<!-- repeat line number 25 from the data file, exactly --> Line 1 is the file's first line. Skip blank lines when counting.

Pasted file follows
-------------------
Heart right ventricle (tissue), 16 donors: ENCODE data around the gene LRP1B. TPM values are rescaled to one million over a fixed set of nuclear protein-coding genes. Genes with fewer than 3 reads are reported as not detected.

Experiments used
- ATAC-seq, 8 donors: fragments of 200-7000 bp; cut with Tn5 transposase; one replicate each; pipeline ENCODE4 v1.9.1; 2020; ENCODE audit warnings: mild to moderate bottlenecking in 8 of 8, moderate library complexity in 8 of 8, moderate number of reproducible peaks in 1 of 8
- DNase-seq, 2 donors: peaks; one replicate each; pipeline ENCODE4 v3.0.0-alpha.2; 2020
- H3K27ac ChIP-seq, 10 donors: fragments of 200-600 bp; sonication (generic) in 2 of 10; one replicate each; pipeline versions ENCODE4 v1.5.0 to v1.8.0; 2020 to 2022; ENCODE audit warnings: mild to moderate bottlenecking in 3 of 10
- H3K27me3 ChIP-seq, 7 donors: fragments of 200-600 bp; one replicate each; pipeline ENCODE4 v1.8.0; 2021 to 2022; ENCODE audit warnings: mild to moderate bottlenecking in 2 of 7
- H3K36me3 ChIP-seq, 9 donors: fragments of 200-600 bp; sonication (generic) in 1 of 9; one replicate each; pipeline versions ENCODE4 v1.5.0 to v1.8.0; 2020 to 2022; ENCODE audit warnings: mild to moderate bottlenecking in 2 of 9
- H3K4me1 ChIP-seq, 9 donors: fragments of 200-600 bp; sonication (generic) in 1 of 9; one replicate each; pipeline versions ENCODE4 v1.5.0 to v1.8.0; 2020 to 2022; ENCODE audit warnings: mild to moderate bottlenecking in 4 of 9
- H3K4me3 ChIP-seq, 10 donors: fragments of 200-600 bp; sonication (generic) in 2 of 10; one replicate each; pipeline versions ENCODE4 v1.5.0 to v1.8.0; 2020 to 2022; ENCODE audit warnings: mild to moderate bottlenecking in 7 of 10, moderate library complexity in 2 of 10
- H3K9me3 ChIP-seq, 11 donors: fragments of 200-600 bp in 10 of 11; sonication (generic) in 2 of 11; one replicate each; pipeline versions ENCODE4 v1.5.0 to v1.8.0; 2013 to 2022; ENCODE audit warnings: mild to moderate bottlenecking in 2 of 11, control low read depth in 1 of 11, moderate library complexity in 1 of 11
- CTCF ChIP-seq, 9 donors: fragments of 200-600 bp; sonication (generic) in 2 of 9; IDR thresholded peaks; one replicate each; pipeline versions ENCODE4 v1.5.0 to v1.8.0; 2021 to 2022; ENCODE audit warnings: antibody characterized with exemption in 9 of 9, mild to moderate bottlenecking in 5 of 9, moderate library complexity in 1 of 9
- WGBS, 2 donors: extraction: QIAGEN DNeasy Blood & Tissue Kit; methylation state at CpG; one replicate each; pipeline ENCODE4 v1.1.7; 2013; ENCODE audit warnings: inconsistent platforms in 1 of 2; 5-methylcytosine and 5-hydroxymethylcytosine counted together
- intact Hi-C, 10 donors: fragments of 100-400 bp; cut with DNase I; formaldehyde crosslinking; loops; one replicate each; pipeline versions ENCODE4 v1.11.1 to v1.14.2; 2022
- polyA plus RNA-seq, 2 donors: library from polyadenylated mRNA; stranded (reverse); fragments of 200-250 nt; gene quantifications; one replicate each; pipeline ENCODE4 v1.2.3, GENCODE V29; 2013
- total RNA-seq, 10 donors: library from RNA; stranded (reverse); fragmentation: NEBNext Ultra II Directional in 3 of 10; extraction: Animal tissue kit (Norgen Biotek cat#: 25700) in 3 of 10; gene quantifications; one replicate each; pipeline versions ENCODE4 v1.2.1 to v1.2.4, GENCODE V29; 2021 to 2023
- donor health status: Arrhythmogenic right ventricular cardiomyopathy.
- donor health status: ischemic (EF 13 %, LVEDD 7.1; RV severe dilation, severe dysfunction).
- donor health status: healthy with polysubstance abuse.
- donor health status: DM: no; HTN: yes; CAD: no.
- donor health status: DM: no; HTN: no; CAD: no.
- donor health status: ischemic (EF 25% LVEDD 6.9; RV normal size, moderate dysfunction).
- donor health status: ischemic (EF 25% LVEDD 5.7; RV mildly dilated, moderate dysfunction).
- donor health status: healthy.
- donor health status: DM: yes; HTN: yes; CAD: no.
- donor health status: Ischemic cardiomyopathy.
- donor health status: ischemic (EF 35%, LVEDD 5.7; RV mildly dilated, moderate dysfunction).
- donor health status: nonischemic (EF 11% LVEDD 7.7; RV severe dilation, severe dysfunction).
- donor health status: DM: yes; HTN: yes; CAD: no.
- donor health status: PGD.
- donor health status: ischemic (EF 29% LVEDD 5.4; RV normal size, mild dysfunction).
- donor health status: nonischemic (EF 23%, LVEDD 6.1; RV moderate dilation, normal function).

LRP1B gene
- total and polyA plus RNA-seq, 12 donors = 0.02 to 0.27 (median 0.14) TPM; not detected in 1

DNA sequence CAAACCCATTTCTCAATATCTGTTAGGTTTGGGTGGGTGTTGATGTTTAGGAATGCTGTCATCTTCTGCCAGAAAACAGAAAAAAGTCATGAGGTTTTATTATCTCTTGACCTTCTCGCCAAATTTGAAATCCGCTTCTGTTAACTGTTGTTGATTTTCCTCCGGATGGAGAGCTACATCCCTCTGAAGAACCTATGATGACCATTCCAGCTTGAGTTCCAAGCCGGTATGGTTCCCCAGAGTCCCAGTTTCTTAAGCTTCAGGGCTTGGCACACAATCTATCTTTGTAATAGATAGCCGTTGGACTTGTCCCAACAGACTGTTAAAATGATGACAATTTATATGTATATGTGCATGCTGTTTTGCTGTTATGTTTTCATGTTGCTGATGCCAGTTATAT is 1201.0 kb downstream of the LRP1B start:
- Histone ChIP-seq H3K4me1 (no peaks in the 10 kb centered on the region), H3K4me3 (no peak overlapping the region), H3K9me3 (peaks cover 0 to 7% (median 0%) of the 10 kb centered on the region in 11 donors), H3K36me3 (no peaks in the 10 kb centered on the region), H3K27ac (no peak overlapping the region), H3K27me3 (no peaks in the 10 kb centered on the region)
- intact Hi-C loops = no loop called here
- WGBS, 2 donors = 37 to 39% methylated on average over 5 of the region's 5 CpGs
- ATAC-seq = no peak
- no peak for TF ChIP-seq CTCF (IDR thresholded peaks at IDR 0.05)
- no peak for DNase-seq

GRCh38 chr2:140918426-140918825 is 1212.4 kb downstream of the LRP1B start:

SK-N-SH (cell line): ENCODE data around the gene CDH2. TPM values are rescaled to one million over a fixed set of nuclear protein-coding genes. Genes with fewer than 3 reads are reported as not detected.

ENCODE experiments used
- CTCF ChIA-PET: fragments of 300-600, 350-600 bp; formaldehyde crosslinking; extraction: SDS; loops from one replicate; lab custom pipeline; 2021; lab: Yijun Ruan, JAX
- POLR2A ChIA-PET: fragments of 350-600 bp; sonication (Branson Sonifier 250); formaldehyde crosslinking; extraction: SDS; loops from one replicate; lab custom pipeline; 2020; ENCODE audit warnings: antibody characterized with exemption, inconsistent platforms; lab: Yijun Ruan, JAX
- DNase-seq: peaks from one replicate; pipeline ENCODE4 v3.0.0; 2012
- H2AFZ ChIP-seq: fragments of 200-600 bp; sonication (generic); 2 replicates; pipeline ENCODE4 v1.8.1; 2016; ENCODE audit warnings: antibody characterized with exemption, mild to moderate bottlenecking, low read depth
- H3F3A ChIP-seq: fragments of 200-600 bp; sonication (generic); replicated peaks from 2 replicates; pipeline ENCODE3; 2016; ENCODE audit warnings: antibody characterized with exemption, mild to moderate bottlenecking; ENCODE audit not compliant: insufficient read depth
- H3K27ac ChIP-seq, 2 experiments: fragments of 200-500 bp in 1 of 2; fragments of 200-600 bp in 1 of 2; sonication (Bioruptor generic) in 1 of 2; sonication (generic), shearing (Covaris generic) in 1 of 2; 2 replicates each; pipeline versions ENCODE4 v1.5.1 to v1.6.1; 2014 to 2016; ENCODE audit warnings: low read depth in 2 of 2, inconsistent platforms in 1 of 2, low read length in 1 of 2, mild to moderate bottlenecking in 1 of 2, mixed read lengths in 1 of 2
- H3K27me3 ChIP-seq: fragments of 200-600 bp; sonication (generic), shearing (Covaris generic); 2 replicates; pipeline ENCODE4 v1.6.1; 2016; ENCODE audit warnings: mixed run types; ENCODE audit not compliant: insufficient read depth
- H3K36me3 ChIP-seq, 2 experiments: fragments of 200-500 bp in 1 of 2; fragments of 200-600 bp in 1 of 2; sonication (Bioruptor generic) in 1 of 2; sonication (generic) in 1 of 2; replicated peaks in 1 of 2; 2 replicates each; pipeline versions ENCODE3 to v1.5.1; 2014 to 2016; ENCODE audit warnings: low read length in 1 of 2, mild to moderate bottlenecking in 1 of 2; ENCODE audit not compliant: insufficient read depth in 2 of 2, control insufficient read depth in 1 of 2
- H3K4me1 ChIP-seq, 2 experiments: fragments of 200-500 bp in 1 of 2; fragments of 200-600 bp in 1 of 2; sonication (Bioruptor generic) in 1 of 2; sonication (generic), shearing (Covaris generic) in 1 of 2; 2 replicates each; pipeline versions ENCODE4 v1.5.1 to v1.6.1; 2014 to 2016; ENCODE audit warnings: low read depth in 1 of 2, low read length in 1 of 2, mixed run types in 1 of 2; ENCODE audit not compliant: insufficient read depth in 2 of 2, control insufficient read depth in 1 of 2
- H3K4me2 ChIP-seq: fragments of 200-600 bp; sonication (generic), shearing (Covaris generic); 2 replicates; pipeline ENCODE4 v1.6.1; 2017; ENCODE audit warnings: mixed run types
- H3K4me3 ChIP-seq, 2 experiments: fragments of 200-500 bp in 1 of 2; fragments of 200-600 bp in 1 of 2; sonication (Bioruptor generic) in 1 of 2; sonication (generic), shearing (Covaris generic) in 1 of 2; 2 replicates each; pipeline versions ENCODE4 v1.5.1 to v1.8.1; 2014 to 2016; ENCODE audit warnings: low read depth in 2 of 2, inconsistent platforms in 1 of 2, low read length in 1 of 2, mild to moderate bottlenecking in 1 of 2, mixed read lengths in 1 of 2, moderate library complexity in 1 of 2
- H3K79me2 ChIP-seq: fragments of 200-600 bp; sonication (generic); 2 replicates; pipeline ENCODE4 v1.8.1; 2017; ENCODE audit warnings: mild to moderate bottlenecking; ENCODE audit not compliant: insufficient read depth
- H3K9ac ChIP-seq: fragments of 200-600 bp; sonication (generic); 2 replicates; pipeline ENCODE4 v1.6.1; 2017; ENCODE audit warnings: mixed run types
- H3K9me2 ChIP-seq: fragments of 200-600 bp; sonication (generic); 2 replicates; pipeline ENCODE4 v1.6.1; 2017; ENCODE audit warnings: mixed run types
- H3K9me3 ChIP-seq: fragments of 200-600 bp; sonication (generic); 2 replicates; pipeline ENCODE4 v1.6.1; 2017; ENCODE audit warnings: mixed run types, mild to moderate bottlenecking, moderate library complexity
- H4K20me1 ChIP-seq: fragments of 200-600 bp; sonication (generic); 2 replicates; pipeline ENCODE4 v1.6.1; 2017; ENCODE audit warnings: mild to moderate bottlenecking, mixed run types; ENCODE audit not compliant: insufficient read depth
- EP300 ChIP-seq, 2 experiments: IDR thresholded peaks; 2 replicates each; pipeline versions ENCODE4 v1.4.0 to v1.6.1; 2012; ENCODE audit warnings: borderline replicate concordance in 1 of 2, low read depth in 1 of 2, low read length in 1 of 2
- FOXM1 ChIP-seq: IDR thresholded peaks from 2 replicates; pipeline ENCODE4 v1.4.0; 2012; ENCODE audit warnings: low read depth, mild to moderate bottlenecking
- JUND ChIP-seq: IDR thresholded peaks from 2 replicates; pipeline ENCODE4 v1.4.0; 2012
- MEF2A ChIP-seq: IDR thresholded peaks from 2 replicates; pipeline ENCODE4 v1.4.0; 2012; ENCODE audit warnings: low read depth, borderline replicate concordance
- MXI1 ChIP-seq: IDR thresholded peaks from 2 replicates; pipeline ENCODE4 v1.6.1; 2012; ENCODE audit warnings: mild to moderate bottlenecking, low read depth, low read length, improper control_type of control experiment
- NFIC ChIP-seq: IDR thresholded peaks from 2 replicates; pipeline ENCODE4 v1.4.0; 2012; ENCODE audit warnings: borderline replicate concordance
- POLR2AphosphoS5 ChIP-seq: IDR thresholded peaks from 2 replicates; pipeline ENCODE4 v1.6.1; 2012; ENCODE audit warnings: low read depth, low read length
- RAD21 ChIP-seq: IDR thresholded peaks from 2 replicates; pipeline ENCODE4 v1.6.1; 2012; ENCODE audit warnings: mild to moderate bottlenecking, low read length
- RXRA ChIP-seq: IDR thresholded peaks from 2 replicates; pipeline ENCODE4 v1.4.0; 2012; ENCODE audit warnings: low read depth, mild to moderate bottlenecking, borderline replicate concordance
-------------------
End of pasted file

- donor health status: Ischemic cardiomyopathy.